Things at Defense Distributed are getting dicey — again. Just two days after being posting on Defcad.org, the files for the Liberator, the world's first completely 3D-printed gun, have been downloaded over 100,000 times. And just as quickly, the organization's founder Cody Wilson's received a letter from the State Department demanding he take down the files, citing international arms trafficking laws.
Wilson, the anarchist law student who's masterminded the so-called Wiki Weapon project, says he'll follow the government's orders. “We have to comply,” the 25-year-old told Forbes. “All such data should be removed from public access, the letter says. That might be an impossible standard. But we’ll do our part to remove it from our servers.”
It's funny how this is both an inevitable and unexpected turn of events for Wilson and friends. As hard as Defense Distributed tried to operate within the confines of gun laws — Wilson even got a federal firearms manufacturer's license — it was the distribution that did them in. The State Department nailed the organization for violating gun export laws in the International Traffic in Arms Regulations (ITAR). Because his files were downloaded internationally, Wilson was effectively engaging in arms trafficking.
But did anybody really think that Wilson was going to get away with this 3D-printed gun scheme? Wilson did, and he's vowed to keep trying, possibly by getting an ITAR exemption since Defense Distributed is a non-profit. It's already a Pandora's Box situation, though. Those 100,000 files aren't going to undownload themselves. And as Forbes's Andy Greenberg points out, it's possible that even after the files are removed from Defcad.org, they might remain on Mega, the Kim Dotcom venture that's hosting the files.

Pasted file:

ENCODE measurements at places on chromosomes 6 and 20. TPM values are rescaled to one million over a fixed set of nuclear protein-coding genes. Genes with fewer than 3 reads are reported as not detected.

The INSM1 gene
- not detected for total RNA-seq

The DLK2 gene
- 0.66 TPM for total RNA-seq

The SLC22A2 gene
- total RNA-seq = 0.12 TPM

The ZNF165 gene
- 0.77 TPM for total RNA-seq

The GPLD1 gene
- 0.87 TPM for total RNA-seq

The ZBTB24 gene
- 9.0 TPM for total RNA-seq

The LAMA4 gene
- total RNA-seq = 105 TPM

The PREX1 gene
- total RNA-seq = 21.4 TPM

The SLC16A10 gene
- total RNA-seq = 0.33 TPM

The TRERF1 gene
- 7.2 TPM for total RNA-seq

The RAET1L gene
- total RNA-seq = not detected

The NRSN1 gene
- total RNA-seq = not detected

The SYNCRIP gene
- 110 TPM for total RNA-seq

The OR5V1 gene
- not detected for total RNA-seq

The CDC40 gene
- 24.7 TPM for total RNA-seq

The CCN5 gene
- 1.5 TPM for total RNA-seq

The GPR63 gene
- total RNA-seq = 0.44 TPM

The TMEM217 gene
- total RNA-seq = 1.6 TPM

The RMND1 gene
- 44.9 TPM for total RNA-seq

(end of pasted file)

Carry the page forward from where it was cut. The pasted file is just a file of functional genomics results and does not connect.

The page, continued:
It'll take some time to sort through the legal implications of the State Department's decision, and by then, the guns themselves might be illegal. Rep. Steve Israel is working on the issue right now, trying to ban 3D-printed guns through the Undetectable Firearms Act. It seems like the State Department intervention will only strengthen his argument for a ban.
But the takedown hardly means that Wilson is a failure. Once again, 100,000 people have downloaded plans to build a completely 3D-printed gun, and that's not even counting the thousands who downloaded the other nine files for 3D-printed gun parts that were taken down on Thursday as well. The files are out there. There's no sign people are actually printing the guns, though.